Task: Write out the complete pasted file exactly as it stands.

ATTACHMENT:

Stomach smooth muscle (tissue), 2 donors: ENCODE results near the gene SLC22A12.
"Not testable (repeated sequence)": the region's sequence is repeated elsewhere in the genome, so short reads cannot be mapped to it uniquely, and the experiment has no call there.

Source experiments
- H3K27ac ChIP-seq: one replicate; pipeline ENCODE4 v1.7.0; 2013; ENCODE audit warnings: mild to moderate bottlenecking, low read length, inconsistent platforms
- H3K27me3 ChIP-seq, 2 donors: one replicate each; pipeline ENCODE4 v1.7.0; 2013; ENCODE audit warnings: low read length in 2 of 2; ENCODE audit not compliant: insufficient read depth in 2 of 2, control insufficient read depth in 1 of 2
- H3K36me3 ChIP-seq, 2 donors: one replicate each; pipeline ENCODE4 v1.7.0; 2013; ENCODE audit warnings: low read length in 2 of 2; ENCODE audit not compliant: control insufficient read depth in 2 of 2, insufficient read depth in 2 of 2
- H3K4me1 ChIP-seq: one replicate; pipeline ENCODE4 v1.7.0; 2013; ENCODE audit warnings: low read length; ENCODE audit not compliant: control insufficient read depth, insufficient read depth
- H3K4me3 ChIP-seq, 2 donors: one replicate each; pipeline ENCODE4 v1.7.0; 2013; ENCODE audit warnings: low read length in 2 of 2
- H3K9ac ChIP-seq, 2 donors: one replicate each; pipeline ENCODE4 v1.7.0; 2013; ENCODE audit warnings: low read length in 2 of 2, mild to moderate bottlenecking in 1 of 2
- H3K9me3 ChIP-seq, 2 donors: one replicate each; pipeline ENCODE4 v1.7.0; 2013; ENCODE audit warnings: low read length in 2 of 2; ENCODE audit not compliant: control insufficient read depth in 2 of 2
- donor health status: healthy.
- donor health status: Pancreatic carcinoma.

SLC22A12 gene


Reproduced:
Stomach smooth muscle (tissue), 2 donors: ENCODE results near the gene SLC22A12.
"Not testable (repeated sequence)": the region's sequence is repeated elsewhere in the genome, so short reads cannot be mapped to it uniquely, and the experiment has no call there.

Source experiments
- H3K27ac ChIP-seq: one replicate; pipeline ENCODE4 v1.7.0; 2013; ENCODE audit warnings: mild to moderate bottlenecking, low read length, inconsistent platforms
- H3K27me3 ChIP-seq, 2 donors: one replicate each; pipeline ENCODE4 v1.7.0; 2013; ENCODE audit warnings: low read length in 2 of 2; ENCODE audit not compliant: insufficient read depth in 2 of 2, control insufficient read depth in 1 of 2
- H3K36me3 ChIP-seq, 2 donors: one replicate each; pipeline ENCODE4 v1.7.0; 2013; ENCODE audit warnings: low read length in 2 of 2; ENCODE audit not compliant: control insufficient read depth in 2 of 2, insufficient read depth in 2 of 2
- H3K4me1 ChIP-seq: one replicate; pipeline ENCODE4 v1.7.0; 2013; ENCODE audit warnings: low read length; ENCODE audit not compliant: control insufficient read depth, insufficient read depth
- H3K4me3 ChIP-seq, 2 donors: one replicate each; pipeline ENCODE4 v1.7.0; 2013; ENCODE audit warnings: low read length in 2 of 2
- H3K9ac ChIP-seq, 2 donors: one replicate each; pipeline ENCODE4 v1.7.0; 2013; ENCODE audit warnings: low read length in 2 of 2, mild to moderate bottlenecking in 1 of 2
- H3K9me3 ChIP-seq, 2 donors: one replicate each; pipeline ENCODE4 v1.7.0; 2013; ENCODE audit warnings: low read length in 2 of 2; ENCODE audit not compliant: control insufficient read depth in 2 of 2
- donor health status: healthy.
- donor health status: Pancreatic carcinoma.

SLC22A12 gene